The problem of global plastic garbage persists, and new technologies will be required to resolve, according to the latest forecasts by the OECD’s Global Plastics Outlook, rising from 353 million tonnes of waste in 2019 to 1 billion tonnes over the course of the next four decades. Two-thirds of this is expected to comprise packaging, consumer products, and textiles. Plastic waste from construction and transport will also be significant.
While population growth is one reason for the coming surge, another driver is economic growth. A bigger urban population means greater demands, production, and spending power. According to the World Bank, over 90% of waste is disposed of in unregulated dumps or openly burned in low-income countries. See this in the chart below and learn more here.
Some might think that the countries producing or consuming the most plastic are the ones that pollute the oceans the most. But that’s not true. A country with a smaller geographical area, longer coastlines, high rainfall, and poor waste management systems is likelier to wash plastics into the sea. See below the worst offenders by country and learn more here.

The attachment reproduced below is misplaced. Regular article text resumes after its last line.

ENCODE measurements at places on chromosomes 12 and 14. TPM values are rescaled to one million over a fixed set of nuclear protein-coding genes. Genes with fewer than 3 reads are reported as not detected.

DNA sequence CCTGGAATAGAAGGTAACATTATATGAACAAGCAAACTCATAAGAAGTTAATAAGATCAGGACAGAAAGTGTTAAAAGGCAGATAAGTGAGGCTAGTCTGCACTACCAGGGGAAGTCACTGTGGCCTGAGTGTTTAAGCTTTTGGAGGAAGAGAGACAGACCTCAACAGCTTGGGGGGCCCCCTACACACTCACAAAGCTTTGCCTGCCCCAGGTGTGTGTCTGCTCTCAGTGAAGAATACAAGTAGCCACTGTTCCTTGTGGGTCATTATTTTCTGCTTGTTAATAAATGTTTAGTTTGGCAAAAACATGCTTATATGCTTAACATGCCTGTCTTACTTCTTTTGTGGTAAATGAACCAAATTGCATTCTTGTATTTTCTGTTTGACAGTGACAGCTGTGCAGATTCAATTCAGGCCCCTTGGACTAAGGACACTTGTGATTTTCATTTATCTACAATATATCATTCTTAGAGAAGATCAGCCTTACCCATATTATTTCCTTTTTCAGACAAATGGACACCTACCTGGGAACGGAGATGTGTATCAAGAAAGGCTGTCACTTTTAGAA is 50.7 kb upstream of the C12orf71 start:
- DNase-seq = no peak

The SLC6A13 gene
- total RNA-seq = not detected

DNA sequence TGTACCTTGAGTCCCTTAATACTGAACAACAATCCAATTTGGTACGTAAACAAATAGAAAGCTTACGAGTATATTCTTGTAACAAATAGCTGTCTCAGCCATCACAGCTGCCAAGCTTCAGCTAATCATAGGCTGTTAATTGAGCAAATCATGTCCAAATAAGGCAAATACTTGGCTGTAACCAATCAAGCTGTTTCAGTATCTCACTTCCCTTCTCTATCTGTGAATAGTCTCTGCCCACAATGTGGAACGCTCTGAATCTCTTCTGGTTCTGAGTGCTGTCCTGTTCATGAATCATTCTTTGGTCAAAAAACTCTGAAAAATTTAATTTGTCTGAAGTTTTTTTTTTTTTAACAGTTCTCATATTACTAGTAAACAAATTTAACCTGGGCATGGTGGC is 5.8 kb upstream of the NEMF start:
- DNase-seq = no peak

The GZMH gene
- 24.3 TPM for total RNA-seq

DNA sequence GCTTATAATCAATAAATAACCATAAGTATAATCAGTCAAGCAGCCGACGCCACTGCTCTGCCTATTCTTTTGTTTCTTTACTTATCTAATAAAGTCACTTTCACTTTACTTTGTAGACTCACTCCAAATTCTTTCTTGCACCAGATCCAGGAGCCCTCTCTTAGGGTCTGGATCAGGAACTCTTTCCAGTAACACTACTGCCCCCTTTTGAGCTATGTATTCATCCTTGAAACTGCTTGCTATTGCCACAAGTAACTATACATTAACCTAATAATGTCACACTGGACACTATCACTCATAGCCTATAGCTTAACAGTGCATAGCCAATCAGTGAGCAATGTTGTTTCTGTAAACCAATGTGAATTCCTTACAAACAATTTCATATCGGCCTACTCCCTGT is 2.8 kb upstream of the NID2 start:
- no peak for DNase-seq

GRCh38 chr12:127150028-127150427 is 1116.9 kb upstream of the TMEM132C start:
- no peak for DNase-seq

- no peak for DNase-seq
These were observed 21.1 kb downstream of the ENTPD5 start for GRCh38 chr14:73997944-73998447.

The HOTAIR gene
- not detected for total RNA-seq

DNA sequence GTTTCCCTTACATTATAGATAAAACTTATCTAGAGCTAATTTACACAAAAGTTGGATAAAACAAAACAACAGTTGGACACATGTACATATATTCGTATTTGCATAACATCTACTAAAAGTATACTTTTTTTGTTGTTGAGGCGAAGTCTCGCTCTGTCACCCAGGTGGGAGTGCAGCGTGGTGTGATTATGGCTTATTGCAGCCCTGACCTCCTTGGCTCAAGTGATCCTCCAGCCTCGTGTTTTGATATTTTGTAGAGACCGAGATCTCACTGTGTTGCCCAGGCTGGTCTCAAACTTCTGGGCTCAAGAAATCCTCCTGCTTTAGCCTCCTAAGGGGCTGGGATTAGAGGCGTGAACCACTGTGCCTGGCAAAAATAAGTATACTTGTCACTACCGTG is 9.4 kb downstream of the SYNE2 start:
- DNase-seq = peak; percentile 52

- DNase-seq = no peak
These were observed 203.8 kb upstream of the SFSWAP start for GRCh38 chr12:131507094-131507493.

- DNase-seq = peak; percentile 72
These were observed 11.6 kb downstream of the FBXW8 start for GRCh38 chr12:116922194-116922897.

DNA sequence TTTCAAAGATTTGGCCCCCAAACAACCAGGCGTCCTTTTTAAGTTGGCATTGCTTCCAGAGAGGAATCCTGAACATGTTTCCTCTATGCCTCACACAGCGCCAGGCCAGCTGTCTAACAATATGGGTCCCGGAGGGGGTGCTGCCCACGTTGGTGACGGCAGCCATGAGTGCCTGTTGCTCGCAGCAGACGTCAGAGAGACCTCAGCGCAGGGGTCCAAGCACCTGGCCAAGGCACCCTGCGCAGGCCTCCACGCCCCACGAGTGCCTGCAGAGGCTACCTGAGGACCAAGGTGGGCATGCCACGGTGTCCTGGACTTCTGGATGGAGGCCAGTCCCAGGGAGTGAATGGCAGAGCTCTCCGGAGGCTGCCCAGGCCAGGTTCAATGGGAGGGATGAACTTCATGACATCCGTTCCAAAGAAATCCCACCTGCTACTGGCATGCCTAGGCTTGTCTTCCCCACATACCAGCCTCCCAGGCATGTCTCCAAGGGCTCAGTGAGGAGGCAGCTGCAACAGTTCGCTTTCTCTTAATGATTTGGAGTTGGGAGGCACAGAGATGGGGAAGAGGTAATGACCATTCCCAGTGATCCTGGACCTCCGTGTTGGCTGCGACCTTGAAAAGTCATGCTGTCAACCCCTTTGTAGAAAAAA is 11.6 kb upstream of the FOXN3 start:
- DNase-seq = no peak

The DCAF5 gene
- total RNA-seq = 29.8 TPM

One example of what this plastic garbage problem can do is the Great Pacific Garbage Patch. It is the largest accumulation of ocean plastic in the world and is located between Hawaii and California. Scientists of The Ocean Cleanup have conducted the most extensive analysis ever of this area – learn more here and see a map of where this is located.
In any case, the problem of global plastic garbage persists, and new technologies will be required to resolve. In the comment section below, please give us your take on what you believe is needed to resolve.
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